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expert reaction to new method for testing fetal genetics, to be published in Science Translational Medicine

A blood test for pregnant women that could detect virtually any genetic disorder in an unborn child without risking miscarriage has been developed by scientists.


Dr Caroline Wright, Head of Science, PHG Foundation (Public Health Genomics), said:

“”Non-invasive prenatal diagnosis would allow couples at risk of passing on an inherited condition to their child to avoid a 1% risk of miscarriage associated with invasive diagnostic tests such as amniocentesis. This pioneering study is the first to produce a genome-wide profile for the fetus from a maternal blood sample, and describes a methodology that is potentially applicable to non-invasive diagnosis of almost any genetic condition, rather than being limited to specific traits (such as the sex of the fetus) like most previous methods. However, before such a test could be offered in the clinic, a much larger study is required to determine the robustness of the technique, and numerous logistical, economic and ethical issues need to be addressed including how to deal with unexpected or incidental findings.””


Dr Christine Patch, Genetic counsellor, Chair of the British Society for Human Genetics (BSHG), said:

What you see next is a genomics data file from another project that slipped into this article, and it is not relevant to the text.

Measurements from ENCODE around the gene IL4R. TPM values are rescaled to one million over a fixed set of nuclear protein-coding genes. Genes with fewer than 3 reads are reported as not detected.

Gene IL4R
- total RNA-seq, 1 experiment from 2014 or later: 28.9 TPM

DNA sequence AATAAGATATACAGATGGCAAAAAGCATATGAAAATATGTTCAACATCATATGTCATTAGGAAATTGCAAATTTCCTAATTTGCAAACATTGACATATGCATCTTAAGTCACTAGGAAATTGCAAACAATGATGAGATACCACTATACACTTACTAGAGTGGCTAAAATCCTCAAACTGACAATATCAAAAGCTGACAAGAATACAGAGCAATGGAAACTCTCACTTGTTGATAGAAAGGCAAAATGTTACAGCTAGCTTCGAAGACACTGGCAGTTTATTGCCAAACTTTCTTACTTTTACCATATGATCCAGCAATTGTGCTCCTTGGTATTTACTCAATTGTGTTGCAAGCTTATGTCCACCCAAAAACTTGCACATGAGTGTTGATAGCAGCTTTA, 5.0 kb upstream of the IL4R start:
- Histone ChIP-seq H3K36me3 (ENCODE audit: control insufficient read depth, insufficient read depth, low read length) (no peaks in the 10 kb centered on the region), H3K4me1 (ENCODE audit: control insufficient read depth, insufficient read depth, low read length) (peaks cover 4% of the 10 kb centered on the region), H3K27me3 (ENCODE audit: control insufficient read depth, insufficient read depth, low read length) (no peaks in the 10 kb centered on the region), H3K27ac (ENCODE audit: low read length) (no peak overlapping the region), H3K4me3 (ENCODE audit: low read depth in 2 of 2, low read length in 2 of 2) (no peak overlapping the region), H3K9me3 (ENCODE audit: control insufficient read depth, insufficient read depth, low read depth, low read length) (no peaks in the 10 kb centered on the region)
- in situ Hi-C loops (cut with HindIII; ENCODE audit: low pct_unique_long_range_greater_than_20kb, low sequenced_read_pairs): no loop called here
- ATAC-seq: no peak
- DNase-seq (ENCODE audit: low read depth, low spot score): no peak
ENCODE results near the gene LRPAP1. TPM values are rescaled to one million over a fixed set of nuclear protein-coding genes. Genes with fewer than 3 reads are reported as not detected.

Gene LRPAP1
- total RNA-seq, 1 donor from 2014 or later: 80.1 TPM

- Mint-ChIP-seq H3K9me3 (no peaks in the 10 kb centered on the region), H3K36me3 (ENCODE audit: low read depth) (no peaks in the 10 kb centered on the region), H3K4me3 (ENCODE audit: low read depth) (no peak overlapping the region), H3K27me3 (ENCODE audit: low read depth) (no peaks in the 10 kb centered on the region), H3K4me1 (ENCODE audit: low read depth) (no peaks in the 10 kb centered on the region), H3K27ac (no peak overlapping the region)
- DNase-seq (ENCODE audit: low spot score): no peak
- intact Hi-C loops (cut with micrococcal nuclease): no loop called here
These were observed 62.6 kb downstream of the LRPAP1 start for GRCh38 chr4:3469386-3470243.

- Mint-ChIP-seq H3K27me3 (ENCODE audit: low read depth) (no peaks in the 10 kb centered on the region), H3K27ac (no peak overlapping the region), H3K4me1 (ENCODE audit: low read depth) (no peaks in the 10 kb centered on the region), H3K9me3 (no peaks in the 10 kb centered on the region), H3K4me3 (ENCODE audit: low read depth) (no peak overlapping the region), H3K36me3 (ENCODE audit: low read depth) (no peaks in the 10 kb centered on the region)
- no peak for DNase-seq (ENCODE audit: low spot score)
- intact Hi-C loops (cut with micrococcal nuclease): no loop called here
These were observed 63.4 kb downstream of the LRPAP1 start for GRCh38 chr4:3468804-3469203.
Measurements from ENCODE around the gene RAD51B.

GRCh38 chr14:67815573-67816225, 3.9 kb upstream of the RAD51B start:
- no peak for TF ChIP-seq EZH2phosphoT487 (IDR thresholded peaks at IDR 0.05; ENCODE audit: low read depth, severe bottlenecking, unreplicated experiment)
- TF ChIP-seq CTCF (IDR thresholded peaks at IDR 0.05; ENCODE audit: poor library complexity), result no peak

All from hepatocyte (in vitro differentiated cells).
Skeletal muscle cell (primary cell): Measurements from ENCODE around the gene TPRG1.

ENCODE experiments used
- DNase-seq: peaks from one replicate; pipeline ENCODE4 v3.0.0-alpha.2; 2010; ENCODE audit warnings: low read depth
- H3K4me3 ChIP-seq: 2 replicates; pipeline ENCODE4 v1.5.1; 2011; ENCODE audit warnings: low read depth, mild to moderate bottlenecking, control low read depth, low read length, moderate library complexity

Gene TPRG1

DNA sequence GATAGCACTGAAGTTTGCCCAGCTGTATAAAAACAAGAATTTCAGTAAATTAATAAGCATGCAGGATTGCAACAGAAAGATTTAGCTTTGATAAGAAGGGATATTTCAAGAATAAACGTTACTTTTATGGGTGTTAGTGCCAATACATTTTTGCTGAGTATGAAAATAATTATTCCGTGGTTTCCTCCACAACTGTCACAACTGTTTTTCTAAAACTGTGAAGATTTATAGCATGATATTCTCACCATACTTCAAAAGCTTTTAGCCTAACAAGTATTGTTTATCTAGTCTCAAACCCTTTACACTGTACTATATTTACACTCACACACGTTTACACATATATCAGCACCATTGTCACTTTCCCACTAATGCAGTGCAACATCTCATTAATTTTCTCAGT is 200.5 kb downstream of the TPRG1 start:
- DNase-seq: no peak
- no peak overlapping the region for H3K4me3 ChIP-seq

“”While this is a potentially interesting approach that may have benefit for some families with serious genetic disorders who are making difficult choices when having children, there are many concerns. It is too early to apply the technology widely as we are not yet able to interpret many of the results that can be generated accurately. There is much variation between individuals’ genetic make-up, some of which is important medically, but most of which is not.

“Tests like this may produce clinically useful information, but they may also be a cause of unnecessary worry and anxiety; or they may offer false reassurance in a pregnancy that has serious non-genetic abnormalities that will not be picked up by the test.

“Prenatal diagnosis with testing for specific genetic conditions for which a pregnancy is known to be at increased risk is well established for couples who wish to know whether or not their baby has inherited a particular condition; but we do not randomly test pregnancies for a long list of other conditions that may only manifest in adult life on the basis that individuals may not want to know that information when they are older.””


Alastair Kent, Director, Genetic Alliance, said:

“”The prospect of being able to detect a growing number of genetic disorders by an analysis of fetal DNA circulating in the mother’s blood is an exciting development. This offers hope to couples at risk of having a baby affected by a life limiting genetic disease. It offers the opportunity to make a diagnosis of a potential problem without the risks associated with current test such as amniocentesis or CVS. However, the number of conditions that can be detected is limited. This may change as the technology evolves, but the introduction of this as a part of ante-natal care for pregnant women will need to be carefully evaluated if the raising of false hopes is to be avoided. We must not create hype about the potential for benefit, and resist the pressure for premature introduction of non-invasive pre-natal diagnosis if women and couples are to be able to see the benefits from this development.””


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